Figure 1.6 – Inheritance versus composition

Figure 1.6 – Inheritance versus composition

Let's try to briefly explain our previous comparison between inheritance and composition:

  • With inheritance, you are limited to inheriting your parent, just like Button inherits only from TextView.
  • With composition, you can compose multiple other components, just like the Button composable contains both an Image composable and a Text composable, thereby giving you much more flexibility in building UIs.

Let's try to build a composable that features a button with an image and text. This was a huge challenge with inheritance, but Compose simplifies this by allowing you to compose an Image composable and a Text composable inside a Button composable:

fun SuggestiveButton() {
    Button(onClick = { }) {
        Row() {
            Image(painter = 
                  contentDescription = "")
            Text(text = "Press me")

Now, our SuggestiveButton composable contains both Image and Text composables. The beauty of this is that it could contain anything else. A Button composable can accept other composables that it renders as part of its button's body. Don't worry about this aspect or about that weird composable called Row for now. The Exploring the building blocks of Compose UIs section will cover both of these aspects in more detail.

What's important to remember from this example is that Compose gives us the flexibility of building a custom UI with ease. Next, let's cover how data and events flow in Compose.

Unidirectional flow of data

Knowing that each composable passes data down to its children composables, we can deduct that the internal state is no longer needed. This also translates into a unidirectional flow of data because composables only expect data as input and never care about their state:

Figure 1.7 – Visualizing the unidirectional flow of data and events

Figure 1.7 – Visualizing the unidirectional flow of data and events

Similarly, with data, each composable passes down callback functions to its children composables. Yet this time, the callback functions are caused by user interactions, and they create an upstream of callbacks that goes from each nested composable to its parent and so on. This means that not only the data is unidirectional but also events, just in opposite ways.

From this, it's clear that data and events travel only in one direction, and that's a good thing because only one source of truth – ideally, ViewModel – is in charge of handling them, resulting in fewer bugs and easier maintenance as the UI scales.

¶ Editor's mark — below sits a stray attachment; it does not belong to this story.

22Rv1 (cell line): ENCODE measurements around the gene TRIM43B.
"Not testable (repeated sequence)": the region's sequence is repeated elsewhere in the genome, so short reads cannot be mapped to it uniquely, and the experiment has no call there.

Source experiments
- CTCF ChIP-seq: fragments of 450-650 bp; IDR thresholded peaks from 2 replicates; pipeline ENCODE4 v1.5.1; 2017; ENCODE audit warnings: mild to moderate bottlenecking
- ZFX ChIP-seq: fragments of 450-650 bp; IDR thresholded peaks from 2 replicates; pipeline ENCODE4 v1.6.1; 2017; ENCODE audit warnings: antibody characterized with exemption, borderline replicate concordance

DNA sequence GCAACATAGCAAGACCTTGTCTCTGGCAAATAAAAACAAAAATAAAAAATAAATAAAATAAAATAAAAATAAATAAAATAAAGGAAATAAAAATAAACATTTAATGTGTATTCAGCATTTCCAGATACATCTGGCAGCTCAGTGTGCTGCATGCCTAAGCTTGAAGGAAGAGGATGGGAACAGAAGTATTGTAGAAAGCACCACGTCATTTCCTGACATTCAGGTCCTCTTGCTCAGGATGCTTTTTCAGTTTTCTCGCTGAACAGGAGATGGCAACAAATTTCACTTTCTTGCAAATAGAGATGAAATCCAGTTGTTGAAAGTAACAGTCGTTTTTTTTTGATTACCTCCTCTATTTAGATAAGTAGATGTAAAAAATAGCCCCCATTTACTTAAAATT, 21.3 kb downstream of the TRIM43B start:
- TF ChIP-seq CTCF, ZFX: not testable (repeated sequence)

Let's consider a case with another composable provided by Jetpack Compose called Button. As its name suggests, it emits a button widget on the screen, and it exposes a callback function called onClick that notifies us whenever the user clicks the button.

In the following example, our MailButton composable receives data as an email identifier, mailId, and an event callback as a mailPressedCallback function:

fun MailButton(
    mailId: Int,
    mailPressedCallback: (Int) -> Unit
) {
    Button(onClick = { mailPressedCallback(mailId) }) {
        Text(text = "Expand mail $mailId")

While it consumes the data it receives via mailId, it also sets the mailPressedCallback function to be called every time its button is clicked, thereby sending the event back up to its parent. This way, data flows downwards and the callback flows upwards.


It is ideal to construct your Compose UI in such a way that data provided by the ViewModel flows from parent composables to children composables and events flow from each composable back up to the ViewModel. If you're not familiar with the ViewModel component, don't worry as will cover it in the upcoming Chapter 2, Handling UI State with Jetpack ViewModel.


We have already covered how composable functions are defined by their input data and stated that whenever the data changes, composables are rebuilt as they render a new UI state corresponding to the newly received data.

The process of calling your composable functions again when inputs change is called recomposition. When inputs change, Compose automatically triggers the recomposition process for us and rebuilds the UI widget tree, redrawing the widgets emitted by the composables so that they display the newly received data.

Yet recomposing the entire UI hierarchy is computationally expensive, which is why Compose only calls the functions that have new input while skipping the ones whose input hasn't changed. Optimizing the process of rebuilding the composable tree is a complex job and is usually referred to as intelligent recomposition.


In the traditional View System, we would manually call the setters and getters of views, but with Compose, it's enough to provide new arguments to our composables. This will allow Compose to initiate the recomposition process for parts of the UI so that the updated values are displayed.

Before jumping into an actual example of recomposition, let's have a quick look at the lifecycle of a composable function. Its lifecycle is defined by the composition lifecycle, as shown here:

Figure 1.8 – The composition lifecycle of a composable function

Figure 1.8 – The composition lifecycle of a composable function